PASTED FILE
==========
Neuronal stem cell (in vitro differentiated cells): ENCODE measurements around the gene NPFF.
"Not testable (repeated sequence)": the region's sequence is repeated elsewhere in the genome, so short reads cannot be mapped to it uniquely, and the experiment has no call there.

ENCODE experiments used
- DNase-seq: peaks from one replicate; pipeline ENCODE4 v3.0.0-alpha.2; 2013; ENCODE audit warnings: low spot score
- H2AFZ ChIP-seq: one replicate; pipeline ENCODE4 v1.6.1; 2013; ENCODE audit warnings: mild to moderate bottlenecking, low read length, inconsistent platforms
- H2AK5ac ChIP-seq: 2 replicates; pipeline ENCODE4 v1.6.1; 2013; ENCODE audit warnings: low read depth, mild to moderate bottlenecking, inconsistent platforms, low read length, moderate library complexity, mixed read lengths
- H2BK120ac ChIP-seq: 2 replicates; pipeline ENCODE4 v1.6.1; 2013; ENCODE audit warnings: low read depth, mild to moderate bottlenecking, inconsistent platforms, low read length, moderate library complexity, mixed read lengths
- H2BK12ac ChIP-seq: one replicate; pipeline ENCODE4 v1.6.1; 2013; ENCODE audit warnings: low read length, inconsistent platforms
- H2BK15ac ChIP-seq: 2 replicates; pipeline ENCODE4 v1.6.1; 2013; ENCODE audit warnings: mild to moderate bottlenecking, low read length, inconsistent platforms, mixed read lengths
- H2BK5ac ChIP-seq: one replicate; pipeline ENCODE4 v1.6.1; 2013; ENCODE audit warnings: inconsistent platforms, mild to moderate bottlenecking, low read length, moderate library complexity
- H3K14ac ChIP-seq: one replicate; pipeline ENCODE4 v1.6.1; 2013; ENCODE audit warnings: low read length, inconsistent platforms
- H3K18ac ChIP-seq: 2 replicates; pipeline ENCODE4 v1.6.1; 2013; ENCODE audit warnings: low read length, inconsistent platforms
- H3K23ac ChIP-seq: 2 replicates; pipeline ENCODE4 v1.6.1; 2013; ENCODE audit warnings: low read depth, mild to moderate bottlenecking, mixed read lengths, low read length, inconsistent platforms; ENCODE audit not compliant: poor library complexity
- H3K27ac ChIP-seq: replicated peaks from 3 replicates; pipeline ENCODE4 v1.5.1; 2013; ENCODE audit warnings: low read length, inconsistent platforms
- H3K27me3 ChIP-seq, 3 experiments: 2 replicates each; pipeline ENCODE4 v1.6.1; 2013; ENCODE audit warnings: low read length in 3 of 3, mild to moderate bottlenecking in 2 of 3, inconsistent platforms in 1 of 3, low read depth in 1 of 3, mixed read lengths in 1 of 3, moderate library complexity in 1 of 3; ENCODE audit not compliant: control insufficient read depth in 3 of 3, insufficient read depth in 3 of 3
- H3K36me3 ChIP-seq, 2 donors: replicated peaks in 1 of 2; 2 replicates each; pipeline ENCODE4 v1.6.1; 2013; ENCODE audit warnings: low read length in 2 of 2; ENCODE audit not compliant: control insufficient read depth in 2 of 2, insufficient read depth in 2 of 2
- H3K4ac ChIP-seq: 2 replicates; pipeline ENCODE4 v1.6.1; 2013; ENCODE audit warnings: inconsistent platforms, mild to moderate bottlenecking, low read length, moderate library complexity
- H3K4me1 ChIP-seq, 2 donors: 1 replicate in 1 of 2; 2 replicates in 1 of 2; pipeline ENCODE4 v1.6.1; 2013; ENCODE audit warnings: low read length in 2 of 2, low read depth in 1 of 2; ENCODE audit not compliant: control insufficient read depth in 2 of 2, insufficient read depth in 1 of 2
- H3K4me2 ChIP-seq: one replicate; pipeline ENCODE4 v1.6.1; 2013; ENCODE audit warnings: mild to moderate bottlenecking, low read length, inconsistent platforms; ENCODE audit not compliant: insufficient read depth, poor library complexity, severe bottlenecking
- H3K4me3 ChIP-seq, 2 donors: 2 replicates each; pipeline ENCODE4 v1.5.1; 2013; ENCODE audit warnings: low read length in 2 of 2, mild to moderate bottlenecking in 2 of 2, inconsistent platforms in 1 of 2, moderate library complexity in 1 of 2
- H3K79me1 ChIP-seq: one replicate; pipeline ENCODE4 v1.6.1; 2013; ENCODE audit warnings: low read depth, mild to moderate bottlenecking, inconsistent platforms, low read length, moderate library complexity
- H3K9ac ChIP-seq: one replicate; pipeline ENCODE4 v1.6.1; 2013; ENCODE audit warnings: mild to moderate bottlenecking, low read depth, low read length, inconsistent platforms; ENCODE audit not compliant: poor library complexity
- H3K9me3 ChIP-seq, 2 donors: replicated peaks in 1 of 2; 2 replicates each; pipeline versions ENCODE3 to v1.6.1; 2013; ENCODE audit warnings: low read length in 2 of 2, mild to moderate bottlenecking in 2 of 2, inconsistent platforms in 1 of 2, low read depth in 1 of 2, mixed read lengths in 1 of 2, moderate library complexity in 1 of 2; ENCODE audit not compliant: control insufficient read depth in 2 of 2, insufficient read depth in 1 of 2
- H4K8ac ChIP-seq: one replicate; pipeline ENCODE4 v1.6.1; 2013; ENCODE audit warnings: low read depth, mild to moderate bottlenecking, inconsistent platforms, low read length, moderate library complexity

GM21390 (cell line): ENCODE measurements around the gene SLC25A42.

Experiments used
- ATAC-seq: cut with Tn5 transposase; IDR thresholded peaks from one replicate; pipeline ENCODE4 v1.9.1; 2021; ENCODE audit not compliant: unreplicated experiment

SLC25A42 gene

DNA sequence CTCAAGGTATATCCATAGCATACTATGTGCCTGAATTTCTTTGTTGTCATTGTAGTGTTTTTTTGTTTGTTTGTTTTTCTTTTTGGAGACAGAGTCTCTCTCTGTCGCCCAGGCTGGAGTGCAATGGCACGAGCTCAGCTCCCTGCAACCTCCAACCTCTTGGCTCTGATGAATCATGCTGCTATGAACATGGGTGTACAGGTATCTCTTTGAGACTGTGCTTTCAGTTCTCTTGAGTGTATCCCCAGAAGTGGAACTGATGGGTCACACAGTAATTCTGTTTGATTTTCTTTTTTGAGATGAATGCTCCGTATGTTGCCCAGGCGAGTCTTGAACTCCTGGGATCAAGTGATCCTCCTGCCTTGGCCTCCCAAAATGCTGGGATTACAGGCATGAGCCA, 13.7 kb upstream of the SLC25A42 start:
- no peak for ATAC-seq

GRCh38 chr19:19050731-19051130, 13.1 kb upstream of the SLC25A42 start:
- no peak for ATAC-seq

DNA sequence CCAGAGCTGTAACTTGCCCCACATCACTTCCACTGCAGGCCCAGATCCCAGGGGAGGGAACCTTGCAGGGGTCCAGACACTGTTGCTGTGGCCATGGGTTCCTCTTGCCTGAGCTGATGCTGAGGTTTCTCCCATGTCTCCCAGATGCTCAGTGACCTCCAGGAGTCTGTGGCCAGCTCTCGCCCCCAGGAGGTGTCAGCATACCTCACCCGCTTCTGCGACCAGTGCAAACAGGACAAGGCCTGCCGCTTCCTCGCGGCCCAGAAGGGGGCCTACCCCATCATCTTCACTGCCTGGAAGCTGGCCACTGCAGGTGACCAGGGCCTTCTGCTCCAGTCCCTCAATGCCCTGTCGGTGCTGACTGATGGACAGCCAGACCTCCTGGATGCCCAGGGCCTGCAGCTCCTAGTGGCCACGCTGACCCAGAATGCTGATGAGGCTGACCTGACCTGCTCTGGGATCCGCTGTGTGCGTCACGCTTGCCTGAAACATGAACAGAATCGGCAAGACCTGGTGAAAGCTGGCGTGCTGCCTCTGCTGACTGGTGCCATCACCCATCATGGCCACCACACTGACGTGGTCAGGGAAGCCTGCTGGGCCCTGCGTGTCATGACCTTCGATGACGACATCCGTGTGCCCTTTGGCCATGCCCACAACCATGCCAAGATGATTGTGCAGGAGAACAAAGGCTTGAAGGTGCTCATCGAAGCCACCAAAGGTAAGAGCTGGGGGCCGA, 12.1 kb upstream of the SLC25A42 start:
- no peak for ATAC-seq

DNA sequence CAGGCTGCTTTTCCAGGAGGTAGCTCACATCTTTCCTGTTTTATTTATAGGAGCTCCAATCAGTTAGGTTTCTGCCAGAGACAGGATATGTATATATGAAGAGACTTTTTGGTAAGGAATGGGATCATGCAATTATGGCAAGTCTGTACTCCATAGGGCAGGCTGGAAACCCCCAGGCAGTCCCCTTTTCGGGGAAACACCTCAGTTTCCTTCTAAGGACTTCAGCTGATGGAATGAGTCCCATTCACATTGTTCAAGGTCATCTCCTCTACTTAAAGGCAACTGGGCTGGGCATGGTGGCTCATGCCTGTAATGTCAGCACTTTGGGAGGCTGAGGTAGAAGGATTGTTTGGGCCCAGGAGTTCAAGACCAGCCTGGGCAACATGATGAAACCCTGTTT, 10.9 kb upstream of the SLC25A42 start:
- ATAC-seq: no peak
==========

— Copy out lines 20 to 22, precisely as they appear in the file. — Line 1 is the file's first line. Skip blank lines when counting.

- H3K4me3 ChIP-seq, 2 donors: 2 replicates each; pipeline ENCODE4 v1.5.1; 2013; ENCODE audit warnings: low read length in 2 of 2, mild to moderate bottlenecking in 2 of 2, inconsistent platforms in 1 of 2, moderate library complexity in 1 of 2
- H3K79me1 ChIP-seq: one replicate; pipeline ENCODE4 v1.6.1; 2013; ENCODE audit warnings: low read depth, mild to moderate bottlenecking, inconsistent platforms, low read length, moderate library complexity
- H3K9ac ChIP-seq: one replicate; pipeline ENCODE4 v1.6.1; 2013; ENCODE audit warnings: mild to moderate bottlenecking, low read depth, low read length, inconsistent platforms; ENCODE audit not compliant: poor library complexity